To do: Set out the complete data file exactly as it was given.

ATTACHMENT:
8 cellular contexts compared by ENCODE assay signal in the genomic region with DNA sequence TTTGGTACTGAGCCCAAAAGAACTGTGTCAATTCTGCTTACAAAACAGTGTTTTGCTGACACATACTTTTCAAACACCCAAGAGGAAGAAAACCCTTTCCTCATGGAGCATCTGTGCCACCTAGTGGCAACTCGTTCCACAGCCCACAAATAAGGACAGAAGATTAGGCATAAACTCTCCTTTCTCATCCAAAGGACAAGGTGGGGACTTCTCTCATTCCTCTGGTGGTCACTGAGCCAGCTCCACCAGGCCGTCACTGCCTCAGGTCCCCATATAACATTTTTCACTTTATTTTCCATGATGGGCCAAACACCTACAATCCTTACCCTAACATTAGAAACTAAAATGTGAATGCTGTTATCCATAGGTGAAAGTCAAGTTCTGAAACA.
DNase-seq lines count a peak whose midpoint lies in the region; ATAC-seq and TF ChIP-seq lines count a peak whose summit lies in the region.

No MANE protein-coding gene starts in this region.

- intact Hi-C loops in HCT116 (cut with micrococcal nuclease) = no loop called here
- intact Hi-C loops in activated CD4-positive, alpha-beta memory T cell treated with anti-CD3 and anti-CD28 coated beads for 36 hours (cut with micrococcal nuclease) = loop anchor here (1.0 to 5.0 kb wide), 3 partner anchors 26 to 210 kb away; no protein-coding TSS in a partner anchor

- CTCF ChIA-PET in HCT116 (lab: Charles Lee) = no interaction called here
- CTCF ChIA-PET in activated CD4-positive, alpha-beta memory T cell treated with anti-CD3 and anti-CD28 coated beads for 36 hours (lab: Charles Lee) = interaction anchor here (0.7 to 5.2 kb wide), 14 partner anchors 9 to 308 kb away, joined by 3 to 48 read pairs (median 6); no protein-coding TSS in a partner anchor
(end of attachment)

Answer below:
8 cellular contexts compared by ENCODE assay signal in the genomic region with DNA sequence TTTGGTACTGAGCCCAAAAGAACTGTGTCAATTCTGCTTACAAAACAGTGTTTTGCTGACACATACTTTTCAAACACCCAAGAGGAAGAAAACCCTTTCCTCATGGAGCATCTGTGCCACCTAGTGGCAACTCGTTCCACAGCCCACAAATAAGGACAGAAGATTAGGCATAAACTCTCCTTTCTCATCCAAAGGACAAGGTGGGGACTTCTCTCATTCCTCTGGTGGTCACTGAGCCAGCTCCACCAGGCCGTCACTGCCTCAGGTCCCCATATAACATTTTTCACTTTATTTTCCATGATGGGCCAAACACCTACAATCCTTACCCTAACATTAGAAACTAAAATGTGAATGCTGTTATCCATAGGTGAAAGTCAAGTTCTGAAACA.
DNase-seq lines count a peak whose midpoint lies in the region; ATAC-seq and TF ChIP-seq lines count a peak whose summit lies in the region.

No MANE protein-coding gene starts in this region.

- intact Hi-C loops in HCT116 (cut with micrococcal nuclease) = no loop called here
- intact Hi-C loops in activated CD4-positive, alpha-beta memory T cell treated with anti-CD3 and anti-CD28 coated beads for 36 hours (cut with micrococcal nuclease) = loop anchor here (1.0 to 5.0 kb wide), 3 partner anchors 26 to 210 kb away; no protein-coding TSS in a partner anchor

- CTCF ChIA-PET in HCT116 (lab: Charles Lee) = no interaction called here
- CTCF ChIA-PET in activated CD4-positive, alpha-beta memory T cell treated with anti-CD3 and anti-CD28 coated beads for 36 hours (lab: Charles Lee) = interaction anchor here (0.7 to 5.2 kb wide), 14 partner anchors 9 to 308 kb away, joined by 3 to 48 read pairs (median 6); no protein-coding TSS in a partner anchor